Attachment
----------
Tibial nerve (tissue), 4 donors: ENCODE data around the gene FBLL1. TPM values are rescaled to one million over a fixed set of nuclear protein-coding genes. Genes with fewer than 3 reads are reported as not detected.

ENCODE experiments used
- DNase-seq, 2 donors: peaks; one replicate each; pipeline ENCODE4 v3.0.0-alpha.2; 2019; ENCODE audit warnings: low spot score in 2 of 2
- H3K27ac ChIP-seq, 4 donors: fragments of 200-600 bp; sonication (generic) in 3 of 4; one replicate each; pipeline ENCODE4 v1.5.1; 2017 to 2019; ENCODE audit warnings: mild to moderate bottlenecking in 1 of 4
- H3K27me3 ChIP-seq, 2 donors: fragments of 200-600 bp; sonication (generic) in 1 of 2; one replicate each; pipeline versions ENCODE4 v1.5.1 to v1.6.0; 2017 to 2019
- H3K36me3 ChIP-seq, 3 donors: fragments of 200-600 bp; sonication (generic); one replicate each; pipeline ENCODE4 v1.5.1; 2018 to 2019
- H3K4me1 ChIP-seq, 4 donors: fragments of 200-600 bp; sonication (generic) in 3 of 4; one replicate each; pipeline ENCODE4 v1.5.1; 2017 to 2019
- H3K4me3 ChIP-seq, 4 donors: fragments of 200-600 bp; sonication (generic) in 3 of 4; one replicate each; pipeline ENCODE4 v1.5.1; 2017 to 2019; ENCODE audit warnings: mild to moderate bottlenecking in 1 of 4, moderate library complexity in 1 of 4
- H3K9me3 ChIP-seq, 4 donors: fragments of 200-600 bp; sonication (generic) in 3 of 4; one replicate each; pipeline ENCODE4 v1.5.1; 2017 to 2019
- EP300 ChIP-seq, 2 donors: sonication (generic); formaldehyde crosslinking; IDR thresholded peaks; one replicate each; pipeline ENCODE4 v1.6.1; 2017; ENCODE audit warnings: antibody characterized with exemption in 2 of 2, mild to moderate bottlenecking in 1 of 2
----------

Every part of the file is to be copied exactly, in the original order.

Tibial nerve (tissue), 4 donors: ENCODE data around the gene FBLL1. TPM values are rescaled to one million over a fixed set of nuclear protein-coding genes. Genes with fewer than 3 reads are reported as not detected.

ENCODE experiments used
- DNase-seq, 2 donors: peaks; one replicate each; pipeline ENCODE4 v3.0.0-alpha.2; 2019; ENCODE audit warnings: low spot score in 2 of 2
- H3K27ac ChIP-seq, 4 donors: fragments of 200-600 bp; sonication (generic) in 3 of 4; one replicate each; pipeline ENCODE4 v1.5.1; 2017 to 2019; ENCODE audit warnings: mild to moderate bottlenecking in 1 of 4
- H3K27me3 ChIP-seq, 2 donors: fragments of 200-600 bp; sonication (generic) in 1 of 2; one replicate each; pipeline versions ENCODE4 v1.5.1 to v1.6.0; 2017 to 2019
- H3K36me3 ChIP-seq, 3 donors: fragments of 200-600 bp; sonication (generic); one replicate each; pipeline ENCODE4 v1.5.1; 2018 to 2019
- H3K4me1 ChIP-seq, 4 donors: fragments of 200-600 bp; sonication (generic) in 3 of 4; one replicate each; pipeline ENCODE4 v1.5.1; 2017 to 2019
- H3K4me3 ChIP-seq, 4 donors: fragments of 200-600 bp; sonication (generic) in 3 of 4; one replicate each; pipeline ENCODE4 v1.5.1; 2017 to 2019; ENCODE audit warnings: mild to moderate bottlenecking in 1 of 4, moderate library complexity in 1 of 4
- H3K9me3 ChIP-seq, 4 donors: fragments of 200-600 bp; sonication (generic) in 3 of 4; one replicate each; pipeline ENCODE4 v1.5.1; 2017 to 2019
- EP300 ChIP-seq, 2 donors: sonication (generic); formaldehyde crosslinking; IDR thresholded peaks; one replicate each; pipeline ENCODE4 v1.6.1; 2017; ENCODE audit warnings: antibody characterized with exemption in 2 of 2, mild to moderate bottlenecking in 1 of 2